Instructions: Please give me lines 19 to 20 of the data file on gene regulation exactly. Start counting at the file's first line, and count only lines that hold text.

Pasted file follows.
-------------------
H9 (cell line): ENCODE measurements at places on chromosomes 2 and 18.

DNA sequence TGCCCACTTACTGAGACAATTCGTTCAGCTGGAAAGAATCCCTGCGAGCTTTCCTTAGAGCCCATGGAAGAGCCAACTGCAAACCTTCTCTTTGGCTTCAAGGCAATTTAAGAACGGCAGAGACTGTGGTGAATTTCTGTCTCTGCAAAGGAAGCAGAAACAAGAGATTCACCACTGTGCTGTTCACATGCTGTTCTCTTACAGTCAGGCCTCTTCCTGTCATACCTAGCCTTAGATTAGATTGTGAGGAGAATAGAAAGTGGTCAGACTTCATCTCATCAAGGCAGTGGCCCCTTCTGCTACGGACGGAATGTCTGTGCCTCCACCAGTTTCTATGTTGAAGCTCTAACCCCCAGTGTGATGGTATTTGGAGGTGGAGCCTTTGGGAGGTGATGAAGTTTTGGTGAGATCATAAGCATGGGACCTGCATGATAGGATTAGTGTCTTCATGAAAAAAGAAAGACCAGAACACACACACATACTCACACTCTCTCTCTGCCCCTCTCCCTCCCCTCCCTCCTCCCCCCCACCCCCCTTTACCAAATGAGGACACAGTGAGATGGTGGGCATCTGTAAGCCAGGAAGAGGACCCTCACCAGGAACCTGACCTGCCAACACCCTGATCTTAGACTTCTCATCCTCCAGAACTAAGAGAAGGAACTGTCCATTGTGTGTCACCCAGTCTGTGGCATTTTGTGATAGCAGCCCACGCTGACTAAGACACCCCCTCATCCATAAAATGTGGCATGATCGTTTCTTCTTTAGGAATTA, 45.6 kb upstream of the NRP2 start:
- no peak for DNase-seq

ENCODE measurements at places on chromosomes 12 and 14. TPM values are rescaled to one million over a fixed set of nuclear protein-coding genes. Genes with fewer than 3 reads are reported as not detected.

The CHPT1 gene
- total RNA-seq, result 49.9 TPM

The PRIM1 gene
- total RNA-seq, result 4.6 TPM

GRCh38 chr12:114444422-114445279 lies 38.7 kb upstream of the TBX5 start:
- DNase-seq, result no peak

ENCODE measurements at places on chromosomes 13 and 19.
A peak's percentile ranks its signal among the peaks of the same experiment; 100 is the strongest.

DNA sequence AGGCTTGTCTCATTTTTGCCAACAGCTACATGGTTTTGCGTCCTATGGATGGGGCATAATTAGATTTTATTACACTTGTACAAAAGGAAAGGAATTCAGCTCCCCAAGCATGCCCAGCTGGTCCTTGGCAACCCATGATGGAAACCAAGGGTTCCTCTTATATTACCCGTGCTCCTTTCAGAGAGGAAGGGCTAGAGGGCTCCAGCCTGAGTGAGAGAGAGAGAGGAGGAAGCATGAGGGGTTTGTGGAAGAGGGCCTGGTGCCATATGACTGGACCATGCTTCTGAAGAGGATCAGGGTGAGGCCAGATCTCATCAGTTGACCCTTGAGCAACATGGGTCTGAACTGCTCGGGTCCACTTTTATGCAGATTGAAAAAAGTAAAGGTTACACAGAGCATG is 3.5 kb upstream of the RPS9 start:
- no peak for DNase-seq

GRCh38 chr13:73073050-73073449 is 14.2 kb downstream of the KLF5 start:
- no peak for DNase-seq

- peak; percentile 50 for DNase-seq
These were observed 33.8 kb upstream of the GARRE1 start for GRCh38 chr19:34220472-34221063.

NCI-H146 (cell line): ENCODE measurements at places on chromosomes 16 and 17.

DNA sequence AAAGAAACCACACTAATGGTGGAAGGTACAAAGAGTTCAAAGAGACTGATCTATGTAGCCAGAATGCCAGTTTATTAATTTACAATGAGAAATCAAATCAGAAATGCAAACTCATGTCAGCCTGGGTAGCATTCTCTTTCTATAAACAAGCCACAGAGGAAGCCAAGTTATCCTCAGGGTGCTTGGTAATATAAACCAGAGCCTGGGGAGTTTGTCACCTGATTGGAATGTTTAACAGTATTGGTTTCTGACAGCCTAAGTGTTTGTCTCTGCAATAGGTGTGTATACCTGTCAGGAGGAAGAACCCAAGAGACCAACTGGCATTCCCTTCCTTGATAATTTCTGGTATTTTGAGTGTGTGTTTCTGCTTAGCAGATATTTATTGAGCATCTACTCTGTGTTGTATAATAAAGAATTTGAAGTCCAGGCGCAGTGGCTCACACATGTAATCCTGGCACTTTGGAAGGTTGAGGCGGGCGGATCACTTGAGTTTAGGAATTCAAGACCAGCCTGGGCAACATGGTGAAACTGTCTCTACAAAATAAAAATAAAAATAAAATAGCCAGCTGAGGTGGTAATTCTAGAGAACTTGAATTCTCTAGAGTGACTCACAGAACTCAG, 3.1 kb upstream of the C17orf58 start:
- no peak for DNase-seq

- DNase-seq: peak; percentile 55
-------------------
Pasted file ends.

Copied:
NCI-H146 (cell line): ENCODE measurements at places on chromosomes 16 and 17.

DNA sequence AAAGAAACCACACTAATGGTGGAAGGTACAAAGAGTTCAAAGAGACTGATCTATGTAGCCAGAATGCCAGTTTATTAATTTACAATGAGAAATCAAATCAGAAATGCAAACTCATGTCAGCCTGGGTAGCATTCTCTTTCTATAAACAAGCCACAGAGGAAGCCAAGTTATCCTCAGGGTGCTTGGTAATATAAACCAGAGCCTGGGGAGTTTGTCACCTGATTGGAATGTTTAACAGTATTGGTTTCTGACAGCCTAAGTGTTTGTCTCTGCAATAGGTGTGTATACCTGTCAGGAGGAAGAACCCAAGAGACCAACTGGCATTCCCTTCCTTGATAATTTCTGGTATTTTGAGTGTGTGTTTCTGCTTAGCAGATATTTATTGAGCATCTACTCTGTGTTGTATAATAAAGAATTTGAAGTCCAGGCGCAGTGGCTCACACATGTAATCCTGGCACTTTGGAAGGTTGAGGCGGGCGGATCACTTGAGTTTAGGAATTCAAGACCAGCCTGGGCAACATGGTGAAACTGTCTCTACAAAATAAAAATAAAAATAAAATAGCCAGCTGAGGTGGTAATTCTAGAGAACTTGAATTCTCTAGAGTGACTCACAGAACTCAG, 3.1 kb upstream of the C17orf58 start: